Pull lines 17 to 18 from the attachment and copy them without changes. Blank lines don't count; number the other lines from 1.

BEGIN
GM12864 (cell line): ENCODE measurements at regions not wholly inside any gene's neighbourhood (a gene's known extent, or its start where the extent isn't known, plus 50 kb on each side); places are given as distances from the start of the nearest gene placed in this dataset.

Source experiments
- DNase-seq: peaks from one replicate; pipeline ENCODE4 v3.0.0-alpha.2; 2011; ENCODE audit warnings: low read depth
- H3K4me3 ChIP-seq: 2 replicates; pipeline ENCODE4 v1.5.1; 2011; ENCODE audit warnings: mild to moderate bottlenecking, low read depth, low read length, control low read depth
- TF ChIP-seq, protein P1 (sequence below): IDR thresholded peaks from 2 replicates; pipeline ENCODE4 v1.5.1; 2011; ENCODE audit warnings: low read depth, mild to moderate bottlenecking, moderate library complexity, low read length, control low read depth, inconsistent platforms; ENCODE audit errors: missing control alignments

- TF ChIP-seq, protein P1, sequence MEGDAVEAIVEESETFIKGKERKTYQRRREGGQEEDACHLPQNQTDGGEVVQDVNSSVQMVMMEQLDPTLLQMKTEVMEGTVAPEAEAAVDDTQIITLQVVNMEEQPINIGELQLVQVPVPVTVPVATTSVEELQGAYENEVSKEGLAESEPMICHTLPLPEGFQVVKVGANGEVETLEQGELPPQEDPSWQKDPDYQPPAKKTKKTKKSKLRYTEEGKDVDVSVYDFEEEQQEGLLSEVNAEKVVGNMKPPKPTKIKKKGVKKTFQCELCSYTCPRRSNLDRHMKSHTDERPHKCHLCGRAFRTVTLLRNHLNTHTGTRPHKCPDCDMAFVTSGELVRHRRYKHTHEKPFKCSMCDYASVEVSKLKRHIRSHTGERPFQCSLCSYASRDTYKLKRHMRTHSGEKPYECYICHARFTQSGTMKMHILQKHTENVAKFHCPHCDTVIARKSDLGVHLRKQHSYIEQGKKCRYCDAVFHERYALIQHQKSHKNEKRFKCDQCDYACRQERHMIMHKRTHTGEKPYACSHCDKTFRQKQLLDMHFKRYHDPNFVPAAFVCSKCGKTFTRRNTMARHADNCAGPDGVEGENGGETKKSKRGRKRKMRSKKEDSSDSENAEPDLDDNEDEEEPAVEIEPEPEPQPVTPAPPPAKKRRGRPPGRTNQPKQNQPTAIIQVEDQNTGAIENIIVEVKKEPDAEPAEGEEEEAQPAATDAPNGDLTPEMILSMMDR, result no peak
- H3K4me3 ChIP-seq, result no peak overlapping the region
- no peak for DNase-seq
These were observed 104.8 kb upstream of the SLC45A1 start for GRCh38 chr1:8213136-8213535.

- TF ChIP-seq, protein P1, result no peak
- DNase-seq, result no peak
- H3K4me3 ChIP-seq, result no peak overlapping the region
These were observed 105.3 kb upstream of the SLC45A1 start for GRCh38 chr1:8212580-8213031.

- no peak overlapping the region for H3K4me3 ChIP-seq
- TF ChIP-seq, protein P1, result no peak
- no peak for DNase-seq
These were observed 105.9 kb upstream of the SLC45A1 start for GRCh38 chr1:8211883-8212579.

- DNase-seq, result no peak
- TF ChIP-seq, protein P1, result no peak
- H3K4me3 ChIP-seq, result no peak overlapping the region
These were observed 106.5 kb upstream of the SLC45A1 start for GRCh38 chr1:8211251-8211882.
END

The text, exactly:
These were observed 105.9 kb upstream of the SLC45A1 start for GRCh38 chr1:8211883-8212579.

- DNase-seq, result no peak